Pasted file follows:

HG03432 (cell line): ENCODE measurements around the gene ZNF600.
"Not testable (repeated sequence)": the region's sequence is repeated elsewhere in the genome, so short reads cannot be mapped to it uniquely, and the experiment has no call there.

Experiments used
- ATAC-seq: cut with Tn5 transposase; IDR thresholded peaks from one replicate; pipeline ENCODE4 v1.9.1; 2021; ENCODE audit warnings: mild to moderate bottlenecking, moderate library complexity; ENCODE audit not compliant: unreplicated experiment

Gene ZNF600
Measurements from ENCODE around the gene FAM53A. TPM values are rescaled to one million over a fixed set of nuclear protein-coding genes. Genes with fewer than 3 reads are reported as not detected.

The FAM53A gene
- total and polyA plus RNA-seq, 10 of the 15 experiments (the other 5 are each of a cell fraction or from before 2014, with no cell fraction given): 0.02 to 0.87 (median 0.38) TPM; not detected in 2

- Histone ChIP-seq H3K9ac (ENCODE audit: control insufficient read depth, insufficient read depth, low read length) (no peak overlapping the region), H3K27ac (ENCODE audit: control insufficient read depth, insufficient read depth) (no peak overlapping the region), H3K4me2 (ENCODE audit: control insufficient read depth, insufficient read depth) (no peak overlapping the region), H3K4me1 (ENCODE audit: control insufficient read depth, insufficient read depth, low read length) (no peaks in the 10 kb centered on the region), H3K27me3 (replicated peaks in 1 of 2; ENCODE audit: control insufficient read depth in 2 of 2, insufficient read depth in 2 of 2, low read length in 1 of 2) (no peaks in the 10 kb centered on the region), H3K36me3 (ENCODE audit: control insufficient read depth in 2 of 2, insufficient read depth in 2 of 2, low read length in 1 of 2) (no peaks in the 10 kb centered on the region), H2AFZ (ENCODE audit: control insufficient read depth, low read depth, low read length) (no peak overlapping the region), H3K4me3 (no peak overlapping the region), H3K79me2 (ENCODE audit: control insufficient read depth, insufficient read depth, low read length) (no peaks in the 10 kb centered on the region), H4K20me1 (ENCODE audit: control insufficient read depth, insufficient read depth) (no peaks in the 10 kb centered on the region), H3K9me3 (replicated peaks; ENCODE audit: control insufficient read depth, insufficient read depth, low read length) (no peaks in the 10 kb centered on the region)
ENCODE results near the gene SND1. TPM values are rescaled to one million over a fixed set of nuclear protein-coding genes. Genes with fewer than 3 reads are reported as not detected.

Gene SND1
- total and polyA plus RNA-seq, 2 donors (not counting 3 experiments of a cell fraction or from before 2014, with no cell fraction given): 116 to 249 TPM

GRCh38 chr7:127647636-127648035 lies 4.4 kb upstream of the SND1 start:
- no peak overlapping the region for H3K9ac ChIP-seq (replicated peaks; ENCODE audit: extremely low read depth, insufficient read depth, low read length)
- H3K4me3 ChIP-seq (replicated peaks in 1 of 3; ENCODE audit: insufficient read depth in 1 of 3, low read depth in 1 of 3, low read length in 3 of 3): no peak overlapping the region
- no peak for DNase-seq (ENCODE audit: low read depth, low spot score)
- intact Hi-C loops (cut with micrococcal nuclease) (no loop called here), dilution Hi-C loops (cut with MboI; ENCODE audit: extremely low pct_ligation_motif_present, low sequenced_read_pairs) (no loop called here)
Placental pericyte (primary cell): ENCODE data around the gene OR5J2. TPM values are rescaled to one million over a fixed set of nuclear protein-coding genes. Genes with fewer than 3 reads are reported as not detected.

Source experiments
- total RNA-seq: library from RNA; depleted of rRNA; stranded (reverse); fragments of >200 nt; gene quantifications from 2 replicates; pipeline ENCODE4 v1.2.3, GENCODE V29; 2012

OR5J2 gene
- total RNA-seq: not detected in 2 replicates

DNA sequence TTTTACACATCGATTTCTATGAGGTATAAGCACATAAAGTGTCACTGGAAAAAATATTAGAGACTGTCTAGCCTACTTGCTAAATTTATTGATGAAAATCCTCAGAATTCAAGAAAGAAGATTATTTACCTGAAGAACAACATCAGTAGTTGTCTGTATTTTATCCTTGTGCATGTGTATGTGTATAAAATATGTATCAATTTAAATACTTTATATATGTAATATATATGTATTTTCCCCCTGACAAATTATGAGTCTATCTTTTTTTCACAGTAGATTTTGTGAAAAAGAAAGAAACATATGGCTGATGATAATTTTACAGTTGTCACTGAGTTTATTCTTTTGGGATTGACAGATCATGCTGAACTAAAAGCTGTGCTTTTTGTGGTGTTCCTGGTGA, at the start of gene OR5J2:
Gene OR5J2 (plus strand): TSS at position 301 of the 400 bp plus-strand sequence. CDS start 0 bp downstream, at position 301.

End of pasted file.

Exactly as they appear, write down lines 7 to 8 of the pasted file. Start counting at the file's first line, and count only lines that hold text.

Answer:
The FAM53A gene
- total and polyA plus RNA-seq, 10 of the 15 experiments (the other 5 are each of a cell fraction or from before 2014, with no cell fraction given): 0.02 to 0.87 (median 0.38) TPM; not detected in 2